At a time when the entire nation is busy searching for items that could develop into the nation’s backbone industries in the future, there is no denying that science and technology will serve as a future growth engine for the Korean economy.
We are living in an era where innovation in science and technology dictates the survival of individuals, as well as countries. On that note, it is fair to say that Gyeonggi-do, located in the mid-western part of the Korean peninsula, is the science and technology Mecca in South Korea since Gyeonggi-do is home to 30% of the nation’s top-notch science and technology workforce, approximately 40% of science and technology research institutions and companies - especially, 70% of the nation’s biotechnology industry.
The Gyeonggi Institute of Science & Technology Promotion (GSTEP), committed to fostering nearly 45% of the nation’s innovation capabilities in science and technology, draws up science and technology policies and strategies for Gyeonggi-do; supports SMEs’ endeavors for technology development; carries out projects for the development of state-of-the-art technologies; and sets up industry-academia innovation clusters. Gyeonggi-do taking the lion’s share of the nation’s science and technology industry implies that the nation’s success is contingent on Gyeonggi-do’s ascent.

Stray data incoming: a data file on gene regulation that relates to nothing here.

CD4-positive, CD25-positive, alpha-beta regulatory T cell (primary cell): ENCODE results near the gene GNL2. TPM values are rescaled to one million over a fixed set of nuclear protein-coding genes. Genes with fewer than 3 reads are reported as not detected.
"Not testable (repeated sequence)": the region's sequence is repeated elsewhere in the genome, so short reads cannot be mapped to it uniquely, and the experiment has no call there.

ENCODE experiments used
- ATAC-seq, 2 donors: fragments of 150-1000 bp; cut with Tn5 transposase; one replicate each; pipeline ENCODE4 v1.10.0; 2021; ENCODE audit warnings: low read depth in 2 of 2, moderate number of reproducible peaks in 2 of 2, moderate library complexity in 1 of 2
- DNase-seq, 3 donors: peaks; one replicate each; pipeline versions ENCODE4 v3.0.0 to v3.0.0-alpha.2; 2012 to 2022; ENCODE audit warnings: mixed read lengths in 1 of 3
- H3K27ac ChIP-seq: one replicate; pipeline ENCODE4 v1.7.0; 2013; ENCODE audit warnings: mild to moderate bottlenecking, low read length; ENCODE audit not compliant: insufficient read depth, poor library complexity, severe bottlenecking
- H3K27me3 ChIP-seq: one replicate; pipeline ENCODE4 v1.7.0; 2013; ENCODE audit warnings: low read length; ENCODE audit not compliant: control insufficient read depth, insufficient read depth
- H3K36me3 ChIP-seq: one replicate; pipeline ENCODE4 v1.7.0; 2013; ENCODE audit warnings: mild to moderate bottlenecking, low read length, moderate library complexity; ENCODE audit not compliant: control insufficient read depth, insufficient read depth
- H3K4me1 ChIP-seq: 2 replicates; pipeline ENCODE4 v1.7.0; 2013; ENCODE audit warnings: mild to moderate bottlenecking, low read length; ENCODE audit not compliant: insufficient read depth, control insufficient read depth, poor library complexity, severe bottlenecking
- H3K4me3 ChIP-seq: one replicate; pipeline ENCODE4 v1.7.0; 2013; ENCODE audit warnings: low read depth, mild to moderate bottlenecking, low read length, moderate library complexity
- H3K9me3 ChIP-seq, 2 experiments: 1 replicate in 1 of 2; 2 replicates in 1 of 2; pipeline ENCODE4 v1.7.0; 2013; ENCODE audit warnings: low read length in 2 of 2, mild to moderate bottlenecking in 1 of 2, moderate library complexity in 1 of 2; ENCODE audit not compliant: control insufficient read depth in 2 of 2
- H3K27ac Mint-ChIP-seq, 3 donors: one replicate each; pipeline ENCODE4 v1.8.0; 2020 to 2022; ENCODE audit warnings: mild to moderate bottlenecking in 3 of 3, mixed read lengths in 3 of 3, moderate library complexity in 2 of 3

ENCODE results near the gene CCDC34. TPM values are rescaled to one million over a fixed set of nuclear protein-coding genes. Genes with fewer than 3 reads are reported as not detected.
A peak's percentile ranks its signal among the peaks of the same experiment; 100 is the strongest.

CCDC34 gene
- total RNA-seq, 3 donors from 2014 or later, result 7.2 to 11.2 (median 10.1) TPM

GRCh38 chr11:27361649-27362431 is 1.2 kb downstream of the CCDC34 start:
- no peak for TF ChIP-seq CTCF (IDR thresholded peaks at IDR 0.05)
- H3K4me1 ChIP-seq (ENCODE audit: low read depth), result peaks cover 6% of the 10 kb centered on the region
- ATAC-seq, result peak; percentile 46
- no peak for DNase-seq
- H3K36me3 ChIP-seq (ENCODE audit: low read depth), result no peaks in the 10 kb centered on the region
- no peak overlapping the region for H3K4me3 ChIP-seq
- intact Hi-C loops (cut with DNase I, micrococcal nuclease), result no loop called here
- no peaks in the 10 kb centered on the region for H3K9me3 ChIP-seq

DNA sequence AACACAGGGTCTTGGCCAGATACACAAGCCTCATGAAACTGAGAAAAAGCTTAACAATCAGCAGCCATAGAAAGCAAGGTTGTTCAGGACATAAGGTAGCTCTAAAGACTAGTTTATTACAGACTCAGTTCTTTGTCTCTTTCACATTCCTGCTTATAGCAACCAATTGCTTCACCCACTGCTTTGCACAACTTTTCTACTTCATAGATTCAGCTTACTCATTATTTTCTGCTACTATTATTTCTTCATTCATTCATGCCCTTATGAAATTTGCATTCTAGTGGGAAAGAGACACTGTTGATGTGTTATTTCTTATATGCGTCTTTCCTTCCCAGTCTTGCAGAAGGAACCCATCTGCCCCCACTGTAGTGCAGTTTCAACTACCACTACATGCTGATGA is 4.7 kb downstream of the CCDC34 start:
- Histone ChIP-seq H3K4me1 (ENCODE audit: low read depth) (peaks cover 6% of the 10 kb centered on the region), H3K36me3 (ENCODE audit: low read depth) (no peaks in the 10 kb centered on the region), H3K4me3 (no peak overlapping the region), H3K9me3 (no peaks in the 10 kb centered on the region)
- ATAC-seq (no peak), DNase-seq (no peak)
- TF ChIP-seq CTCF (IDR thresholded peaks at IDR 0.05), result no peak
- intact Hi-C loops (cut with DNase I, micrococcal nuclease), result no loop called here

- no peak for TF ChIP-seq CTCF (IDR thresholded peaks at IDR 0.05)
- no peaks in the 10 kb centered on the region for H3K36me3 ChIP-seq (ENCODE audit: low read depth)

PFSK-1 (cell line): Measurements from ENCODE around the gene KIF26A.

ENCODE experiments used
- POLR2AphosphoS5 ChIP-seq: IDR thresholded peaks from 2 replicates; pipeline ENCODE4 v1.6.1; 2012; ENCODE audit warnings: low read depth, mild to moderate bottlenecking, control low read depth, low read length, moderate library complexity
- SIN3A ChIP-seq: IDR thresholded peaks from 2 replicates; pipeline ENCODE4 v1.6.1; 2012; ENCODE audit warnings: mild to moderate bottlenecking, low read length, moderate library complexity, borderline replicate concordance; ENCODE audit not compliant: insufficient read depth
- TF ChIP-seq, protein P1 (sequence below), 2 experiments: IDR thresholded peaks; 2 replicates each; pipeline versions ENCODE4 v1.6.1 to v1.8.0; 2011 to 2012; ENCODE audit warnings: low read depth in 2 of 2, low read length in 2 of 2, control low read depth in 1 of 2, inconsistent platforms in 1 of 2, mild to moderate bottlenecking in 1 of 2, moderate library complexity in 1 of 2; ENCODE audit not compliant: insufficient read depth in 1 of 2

“Gyeonggi-do has strived to develop technologies and is looking to further bolster its capabilities for driving innovation in science and technology so as to set up a regional innovation system in Gyeonggi-do,” said the Park Chung-taek, President of the GSTEP.
Pangyo Techno Valley (PTV), where an investment of KRW 5.27 trillion was ploughed into, is projected to grow into a world-class industrial complex that can compare with Silicon Valley.
Pangyo Techno Valley (PTV), an industrial complex in Pangyo (a satellite city of Seoul), is viewed as the most successful among many other tech clusters built nationwide. As major companies from home and abroad (e.g. Institute Pasteur Korea, Naver, AhnLab and Samsung Techwin) and 15 other entities, such as research institutes and financial institutions, have relocated to the PTV, the PTV is now facing a shortage of commercial buildings. It is true of Gwanggyo New Town,located between Suwon city and Yongin city. As a result, GSTEP President Park Chung-taek is gleefully dealing with issues arising from the PTV’s greater-than-expected success. The occupancy rate of the PTV, scheduled to be completed in 2015, currently stands at 80% with large, middle-sized and small companies in the golden ratio of 2:5:3. Companies located in the PTV grossed KRW 54 trillion in sales last year alone. “Ten years after all the relocations are finalized, the PTV will have become the nation’s No.1 techno cluster, capable of posting over KRW 300 trillion in sales,” President Park expressed his confidence in the PTV.
The PTV’s success will create more start-ups and boost job creation, perhaps expediting the materialization of the S. Korean government’s creative economy initiative. Bearing in mind the creative economy initiative, President Park is looking to nurture the PTV into an ICT-based tech hub by attracting more companies, holding job fairs and lending support for the establishment of innovation clusters based on industry-academia networks.
Gyeonggi-do, home to 70% of the nation’s biotechnology and pharmaceutical industry, heads up the S. Korean biotech industry, a next-generation industry with huge growth potential.